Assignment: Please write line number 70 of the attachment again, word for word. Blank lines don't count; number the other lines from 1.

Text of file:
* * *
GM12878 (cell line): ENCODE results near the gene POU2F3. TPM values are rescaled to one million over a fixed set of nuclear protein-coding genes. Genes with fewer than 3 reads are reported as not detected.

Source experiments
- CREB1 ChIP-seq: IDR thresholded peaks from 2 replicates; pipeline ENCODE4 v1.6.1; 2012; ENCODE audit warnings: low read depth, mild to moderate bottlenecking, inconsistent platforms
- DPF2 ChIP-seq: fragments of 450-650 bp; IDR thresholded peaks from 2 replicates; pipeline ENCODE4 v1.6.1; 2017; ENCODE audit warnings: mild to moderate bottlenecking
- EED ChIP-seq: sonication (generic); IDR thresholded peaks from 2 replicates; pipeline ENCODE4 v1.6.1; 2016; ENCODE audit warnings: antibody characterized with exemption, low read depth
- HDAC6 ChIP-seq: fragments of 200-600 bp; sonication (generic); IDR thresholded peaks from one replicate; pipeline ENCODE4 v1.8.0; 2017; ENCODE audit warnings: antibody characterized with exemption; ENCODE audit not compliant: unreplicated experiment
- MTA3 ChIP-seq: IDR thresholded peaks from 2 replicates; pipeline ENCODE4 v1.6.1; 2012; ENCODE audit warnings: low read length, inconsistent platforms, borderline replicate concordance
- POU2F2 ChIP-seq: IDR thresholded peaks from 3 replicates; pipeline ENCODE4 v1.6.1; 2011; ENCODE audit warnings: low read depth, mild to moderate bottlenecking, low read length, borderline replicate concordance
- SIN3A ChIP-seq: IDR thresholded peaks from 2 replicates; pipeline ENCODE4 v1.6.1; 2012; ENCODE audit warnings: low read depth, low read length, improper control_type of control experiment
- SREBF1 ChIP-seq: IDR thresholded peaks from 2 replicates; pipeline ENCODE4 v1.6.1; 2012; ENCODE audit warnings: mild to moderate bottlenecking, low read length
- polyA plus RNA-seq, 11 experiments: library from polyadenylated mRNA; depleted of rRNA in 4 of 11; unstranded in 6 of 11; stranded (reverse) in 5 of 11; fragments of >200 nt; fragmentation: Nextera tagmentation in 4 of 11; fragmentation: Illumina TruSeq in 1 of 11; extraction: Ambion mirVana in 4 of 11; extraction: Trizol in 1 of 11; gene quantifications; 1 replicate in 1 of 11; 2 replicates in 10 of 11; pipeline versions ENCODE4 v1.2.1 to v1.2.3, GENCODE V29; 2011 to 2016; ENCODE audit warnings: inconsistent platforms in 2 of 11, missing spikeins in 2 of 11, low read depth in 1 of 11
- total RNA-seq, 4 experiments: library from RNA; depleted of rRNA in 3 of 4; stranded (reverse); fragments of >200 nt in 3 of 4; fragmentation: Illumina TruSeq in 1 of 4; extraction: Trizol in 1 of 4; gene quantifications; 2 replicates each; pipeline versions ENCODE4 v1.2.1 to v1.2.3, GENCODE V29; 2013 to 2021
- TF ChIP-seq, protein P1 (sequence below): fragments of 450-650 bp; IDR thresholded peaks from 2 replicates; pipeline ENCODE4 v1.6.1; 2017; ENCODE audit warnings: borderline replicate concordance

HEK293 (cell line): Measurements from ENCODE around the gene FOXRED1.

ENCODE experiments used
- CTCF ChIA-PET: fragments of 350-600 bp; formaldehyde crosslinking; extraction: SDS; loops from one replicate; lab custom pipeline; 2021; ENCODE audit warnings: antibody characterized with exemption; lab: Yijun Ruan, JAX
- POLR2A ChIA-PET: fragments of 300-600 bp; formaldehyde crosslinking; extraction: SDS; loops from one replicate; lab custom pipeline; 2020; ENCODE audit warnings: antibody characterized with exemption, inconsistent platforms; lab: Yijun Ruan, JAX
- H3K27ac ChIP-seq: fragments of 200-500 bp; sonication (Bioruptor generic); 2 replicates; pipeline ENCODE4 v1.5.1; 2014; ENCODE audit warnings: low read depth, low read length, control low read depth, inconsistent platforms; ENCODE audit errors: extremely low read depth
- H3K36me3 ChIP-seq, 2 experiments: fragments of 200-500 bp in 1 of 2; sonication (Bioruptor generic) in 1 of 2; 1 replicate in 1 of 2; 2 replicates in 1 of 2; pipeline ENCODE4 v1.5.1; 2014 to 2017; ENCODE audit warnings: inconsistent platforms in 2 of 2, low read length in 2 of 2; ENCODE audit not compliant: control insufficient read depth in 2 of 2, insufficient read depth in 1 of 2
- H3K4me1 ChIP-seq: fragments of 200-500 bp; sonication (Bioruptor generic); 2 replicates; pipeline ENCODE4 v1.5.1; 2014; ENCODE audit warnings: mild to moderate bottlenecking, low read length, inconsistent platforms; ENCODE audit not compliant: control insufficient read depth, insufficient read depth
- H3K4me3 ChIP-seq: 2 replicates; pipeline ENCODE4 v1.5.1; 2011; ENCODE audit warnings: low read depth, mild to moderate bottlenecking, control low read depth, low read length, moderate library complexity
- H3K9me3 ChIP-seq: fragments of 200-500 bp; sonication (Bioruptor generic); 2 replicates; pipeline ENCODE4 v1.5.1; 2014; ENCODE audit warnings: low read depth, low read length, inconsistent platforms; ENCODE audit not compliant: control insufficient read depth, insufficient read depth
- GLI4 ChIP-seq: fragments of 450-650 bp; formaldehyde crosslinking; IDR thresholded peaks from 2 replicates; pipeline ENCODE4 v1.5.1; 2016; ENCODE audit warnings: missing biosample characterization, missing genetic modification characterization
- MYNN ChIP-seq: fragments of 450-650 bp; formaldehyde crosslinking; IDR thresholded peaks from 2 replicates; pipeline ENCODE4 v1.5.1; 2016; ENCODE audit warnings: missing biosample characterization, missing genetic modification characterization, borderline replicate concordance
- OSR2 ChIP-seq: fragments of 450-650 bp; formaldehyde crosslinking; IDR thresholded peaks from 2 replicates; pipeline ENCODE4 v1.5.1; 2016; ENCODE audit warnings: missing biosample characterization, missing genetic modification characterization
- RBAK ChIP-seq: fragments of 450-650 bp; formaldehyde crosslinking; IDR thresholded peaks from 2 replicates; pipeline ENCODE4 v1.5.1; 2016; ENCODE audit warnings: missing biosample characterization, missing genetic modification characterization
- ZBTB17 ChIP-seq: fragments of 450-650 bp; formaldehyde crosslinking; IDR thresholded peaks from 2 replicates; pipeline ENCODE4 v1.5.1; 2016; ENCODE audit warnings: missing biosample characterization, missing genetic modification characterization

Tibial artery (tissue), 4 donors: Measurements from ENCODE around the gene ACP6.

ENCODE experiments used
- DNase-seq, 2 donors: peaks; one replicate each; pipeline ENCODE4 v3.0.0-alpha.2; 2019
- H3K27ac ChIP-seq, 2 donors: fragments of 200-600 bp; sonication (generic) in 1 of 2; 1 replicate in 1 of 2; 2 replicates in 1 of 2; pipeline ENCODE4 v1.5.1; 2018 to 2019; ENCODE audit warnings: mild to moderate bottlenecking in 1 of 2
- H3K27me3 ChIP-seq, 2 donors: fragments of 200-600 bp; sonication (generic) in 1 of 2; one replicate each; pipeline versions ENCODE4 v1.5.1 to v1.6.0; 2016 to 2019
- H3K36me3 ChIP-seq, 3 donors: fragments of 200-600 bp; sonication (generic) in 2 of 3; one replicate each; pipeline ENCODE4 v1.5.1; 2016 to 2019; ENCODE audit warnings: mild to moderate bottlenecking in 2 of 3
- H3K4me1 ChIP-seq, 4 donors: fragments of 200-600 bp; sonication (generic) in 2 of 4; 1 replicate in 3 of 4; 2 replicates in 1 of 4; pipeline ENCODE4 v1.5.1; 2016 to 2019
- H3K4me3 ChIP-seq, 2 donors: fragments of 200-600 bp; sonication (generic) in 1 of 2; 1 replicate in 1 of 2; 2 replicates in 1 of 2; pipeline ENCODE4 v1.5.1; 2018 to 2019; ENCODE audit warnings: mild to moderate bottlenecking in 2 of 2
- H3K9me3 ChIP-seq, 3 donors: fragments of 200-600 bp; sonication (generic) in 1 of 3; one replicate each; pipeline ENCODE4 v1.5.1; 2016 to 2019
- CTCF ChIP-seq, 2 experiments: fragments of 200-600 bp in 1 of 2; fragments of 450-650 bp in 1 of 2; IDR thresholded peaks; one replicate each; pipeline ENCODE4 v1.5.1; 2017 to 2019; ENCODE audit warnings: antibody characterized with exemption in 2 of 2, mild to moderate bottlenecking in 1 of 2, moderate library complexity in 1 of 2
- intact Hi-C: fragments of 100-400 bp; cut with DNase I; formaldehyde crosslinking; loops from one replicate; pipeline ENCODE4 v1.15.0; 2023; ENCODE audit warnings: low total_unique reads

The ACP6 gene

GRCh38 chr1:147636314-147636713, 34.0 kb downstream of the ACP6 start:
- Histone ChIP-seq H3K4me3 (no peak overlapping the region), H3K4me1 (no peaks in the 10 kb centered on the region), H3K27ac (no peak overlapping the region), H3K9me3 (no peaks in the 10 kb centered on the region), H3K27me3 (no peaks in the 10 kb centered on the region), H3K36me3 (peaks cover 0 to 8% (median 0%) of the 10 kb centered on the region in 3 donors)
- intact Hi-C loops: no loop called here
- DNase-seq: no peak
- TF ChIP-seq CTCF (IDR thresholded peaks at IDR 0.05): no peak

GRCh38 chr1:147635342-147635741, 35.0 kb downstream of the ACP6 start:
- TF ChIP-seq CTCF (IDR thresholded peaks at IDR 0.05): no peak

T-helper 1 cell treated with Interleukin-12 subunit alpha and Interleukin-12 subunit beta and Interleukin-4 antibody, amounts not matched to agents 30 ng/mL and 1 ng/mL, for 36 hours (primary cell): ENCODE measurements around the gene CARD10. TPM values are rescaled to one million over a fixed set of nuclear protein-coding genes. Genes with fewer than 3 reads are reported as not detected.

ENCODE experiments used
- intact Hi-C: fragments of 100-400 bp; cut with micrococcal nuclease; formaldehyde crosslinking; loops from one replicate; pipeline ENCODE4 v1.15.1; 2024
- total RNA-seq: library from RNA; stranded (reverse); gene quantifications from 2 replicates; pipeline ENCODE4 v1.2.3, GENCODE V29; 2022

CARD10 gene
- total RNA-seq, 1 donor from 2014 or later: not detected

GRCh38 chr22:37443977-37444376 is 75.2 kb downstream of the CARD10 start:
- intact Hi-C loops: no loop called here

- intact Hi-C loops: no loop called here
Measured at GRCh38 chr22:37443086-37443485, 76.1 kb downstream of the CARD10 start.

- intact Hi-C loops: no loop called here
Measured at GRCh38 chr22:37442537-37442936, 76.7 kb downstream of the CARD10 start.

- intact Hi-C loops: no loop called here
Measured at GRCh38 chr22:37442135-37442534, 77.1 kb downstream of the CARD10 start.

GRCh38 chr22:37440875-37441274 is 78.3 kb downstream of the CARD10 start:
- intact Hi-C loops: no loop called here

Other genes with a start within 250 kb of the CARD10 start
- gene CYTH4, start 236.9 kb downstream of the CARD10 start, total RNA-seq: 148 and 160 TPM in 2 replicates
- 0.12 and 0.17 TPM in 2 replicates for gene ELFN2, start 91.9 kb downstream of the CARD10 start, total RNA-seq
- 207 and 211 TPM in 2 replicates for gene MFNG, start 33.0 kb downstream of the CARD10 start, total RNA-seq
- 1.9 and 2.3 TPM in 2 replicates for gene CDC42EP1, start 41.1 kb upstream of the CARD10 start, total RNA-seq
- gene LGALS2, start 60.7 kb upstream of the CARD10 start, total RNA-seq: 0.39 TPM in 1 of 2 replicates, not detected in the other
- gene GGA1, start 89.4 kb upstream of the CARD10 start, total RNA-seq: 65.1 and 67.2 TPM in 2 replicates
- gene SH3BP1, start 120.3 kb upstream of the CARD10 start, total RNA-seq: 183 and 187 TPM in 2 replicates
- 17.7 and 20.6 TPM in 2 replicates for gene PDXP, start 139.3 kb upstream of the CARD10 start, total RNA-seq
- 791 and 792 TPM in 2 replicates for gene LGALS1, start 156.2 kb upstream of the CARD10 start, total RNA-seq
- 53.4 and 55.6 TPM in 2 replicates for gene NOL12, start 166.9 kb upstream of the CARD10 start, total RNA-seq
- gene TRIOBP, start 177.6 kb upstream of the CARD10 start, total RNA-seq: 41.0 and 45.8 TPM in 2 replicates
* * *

- gene SH3BP1, start 120.3 kb upstream of the CARD10 start, total RNA-seq: 183 and 187 TPM in 2 replicates